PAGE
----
NJ plastic bag ban FAQ: What's banned and when does it start

2022-08-22 07:01:51 By : Ms. Janice Lo

For generations, New Jerseyans have been used to hauling their groceries out in paper or plastic bags. 

That will come to an abrupt end in less than a month. 

But it's more complicated than that. 

New Jersey is about to enact the nation's most stringent ban on carryout bags along with some other everyday plastic products. 

The new law signed by Gov. Phil Murphy almost 18 months ago covers a lot of ground and is not exactly straightforward.

There are several carve-outs and exemptions strewn throughout the measure's 4,412 words after legislators, business lobbyists and environmental groups spent years arguing and compromising over different sections. 

Here is a guide to a law that will affect every New Jersey consumer:

Plastic pollution is a big problem in New Jersey.

It spreads easily and everywhere, because New Jersey is surrounded on three sides by water — with dozens of tidal rivers flowing inland.

For decades, the majority of litter picked up at annual beach cleanups by volunteers for Clean Ocean Action has been plastic. In recent years, plastic has accounted for more than 80% of the litter, with bags, foam and straws among the top items found.

Plastic doesn't biodegrade. It just breaks down into smaller pieces. A 2016 report by NY/NJ Baykeeper estimated that there were almost 166 million pieces of microscopic plastic — which can easily enter the lungs and bloodstream — floating in the waterways of New Jersey and New York.

Scientists have even found these microplastic particles in some of the state's most pristine waterways, including the upper Raritan and Passaic rivers.

Business groups, on the other hand, have criticized the ban as needless government intervention that would force consumers to buy other plastic products.

More answers to your questions:New Jersey's new plastic bag ban is coming, and readers have questions

Almost all plastic carryout bags.

Paper bags — but only in larger supermarkets or big box stores that have large grocery sections.

Most plastic foam food containers and cups.

Almost all of them begin Wednesday, May 4.

More:Environmentalists take Murphy to court to speed up efforts to combat climate change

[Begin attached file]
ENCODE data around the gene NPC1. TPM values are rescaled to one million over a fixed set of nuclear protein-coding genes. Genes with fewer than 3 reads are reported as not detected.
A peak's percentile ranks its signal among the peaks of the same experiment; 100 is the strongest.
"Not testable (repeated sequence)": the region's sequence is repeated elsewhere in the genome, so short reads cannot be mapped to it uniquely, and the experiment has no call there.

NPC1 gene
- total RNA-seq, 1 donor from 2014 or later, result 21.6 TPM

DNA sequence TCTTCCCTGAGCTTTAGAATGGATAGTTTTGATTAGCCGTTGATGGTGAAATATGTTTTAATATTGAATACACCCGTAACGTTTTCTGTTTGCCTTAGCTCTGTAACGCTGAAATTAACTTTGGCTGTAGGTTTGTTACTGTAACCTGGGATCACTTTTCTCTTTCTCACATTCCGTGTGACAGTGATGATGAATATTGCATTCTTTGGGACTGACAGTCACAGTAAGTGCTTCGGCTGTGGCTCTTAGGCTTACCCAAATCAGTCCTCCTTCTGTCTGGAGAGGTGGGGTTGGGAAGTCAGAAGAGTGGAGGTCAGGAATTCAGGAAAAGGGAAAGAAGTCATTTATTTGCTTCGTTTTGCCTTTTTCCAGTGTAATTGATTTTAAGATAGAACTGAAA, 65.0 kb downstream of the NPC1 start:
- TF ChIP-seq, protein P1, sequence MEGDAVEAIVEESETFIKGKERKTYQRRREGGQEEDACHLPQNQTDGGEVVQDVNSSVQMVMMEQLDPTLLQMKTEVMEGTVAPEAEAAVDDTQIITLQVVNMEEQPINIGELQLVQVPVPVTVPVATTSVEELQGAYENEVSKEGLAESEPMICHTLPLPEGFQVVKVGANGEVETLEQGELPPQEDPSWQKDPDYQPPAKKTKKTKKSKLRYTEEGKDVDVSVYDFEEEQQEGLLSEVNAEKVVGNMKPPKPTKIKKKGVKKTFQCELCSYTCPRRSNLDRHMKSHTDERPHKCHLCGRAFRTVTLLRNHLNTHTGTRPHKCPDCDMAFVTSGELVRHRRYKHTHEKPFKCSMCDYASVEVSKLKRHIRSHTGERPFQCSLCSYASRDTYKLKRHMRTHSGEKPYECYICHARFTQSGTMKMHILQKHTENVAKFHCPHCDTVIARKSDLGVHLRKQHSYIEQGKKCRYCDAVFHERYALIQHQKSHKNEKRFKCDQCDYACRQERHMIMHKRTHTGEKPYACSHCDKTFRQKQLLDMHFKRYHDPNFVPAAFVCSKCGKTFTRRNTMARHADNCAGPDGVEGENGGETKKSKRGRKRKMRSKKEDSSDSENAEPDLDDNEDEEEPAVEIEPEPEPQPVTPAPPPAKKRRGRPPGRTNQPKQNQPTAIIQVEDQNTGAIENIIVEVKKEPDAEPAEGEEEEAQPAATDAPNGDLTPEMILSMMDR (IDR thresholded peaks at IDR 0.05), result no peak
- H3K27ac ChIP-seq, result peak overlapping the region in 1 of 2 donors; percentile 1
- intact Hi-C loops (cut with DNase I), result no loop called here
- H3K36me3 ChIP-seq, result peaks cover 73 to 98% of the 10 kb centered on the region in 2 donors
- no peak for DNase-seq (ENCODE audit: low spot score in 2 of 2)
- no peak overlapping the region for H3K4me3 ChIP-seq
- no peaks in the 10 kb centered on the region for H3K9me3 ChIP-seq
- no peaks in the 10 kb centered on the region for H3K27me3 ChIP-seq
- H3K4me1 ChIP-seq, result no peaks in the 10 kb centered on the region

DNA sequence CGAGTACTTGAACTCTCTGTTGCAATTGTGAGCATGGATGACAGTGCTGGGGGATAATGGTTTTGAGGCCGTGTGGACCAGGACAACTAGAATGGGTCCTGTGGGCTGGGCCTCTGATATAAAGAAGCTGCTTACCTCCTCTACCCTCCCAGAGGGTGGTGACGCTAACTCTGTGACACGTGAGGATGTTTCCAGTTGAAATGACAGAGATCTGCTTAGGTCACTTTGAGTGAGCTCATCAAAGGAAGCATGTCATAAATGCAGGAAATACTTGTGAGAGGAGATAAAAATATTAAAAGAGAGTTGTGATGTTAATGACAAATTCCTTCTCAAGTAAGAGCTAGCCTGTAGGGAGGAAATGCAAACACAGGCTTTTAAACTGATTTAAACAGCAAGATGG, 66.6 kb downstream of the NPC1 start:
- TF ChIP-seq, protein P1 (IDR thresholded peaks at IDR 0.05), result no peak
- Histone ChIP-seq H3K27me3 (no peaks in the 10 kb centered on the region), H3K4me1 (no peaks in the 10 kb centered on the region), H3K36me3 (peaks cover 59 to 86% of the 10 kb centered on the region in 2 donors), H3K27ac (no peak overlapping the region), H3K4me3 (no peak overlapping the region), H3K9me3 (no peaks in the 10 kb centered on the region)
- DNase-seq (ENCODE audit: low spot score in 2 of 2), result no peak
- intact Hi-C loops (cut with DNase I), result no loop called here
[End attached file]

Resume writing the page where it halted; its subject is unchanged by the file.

The law targets plastic carryout bags — the kind that have been given for generations to consumers for free in nearly every kind of retail establishment. 

The ban covers all stores, not just supermarkets and restaurants. 

The ban covers all carryout plastic bags regardless of thickness.  

The law essentially wants shoppers to bring their own bags, and they can be made of anything.

Stores are stocking up on woven plastic tote bags to sell, along with those made of canvas, hemp and other materials. 

Although environmentalists and regulators often refer to thin plastic grocery store bags as "single-use," many people have reused them for other purposes, from picking up dog droppings to lining small trash cans. 

Most New Jerseyans will now have to buy bags, refrain from using them at all or use free bags that are exempt from the law (see above). 

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Trash can liners, heavy-duty contractor disposal bags and other plastic garbage bags will still be available for sale. 

The bill bans paper bags only at larger grocery stores.

This also includes big-box stores such as Costco, Target and Walmart if they have large grocery sections of at least 2,500 square feet.

Any other store — from a restaurant filling takeout orders to a boutique selling clothes — can still use paper bags.

You can also still buy paper lawn and leaf bags. 

The ban on paper bags did not come from the environmental lobby but from the supermarket lobby. 

As the bill was being debated in Trenton, representatives for the New Jersey Food Council pushed hard for a paper bag ban in return for supporting the plastic bag ban. Supermarkets did not want the additional expense of providing more costly paper bags.

The new law bans most food and beverage containers made from polystyrene, commonly referred to as Styrofoam.

The most common of these are the white and black clamshell containers used at buffets and for hot-food takeout orders. 

Small businesses that have less than $500,000 in annual revenue can apply for an exemption for one year if they find no "reasonably affordable" alternative.

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Other foam products are not slated to be banned until May 4, 2024. They include: 

But plastic straws can be given out now only when requested, under a provision in the law that took effect in November. 

Early versions of the bill had an outright ban on plastic straws, but advocates said those with physical disabilities should still be allowed to request them when dining out. No proof of a disability is required. 

Still, six months into the new regulation, many restaurants and other businesses still supply plastic straws unsolicited with every drink order.

Those lightweight, easily blown-away pieces of polystyrene will be banned in New Jersey in early 2024. 

They were covered under a separate law signed by Murphy in January. 

It's done, kaput, gone, adios. 

The state law preempts and nullifies any municipal or county regulations on plastic bags, foam containers and plastic straws.

The state Department of Environmental Protection delegates enforcement authority to local health departments. 

First offense is a warning. Second offense is a fine of up to $1,000. Third and subsequent offenses carry fines of up to $5,000. 

If you have more questions about New Jersey's plastic bans, reach out to Scott Fallon at fallon@northjersey.com. Please include your name and town.

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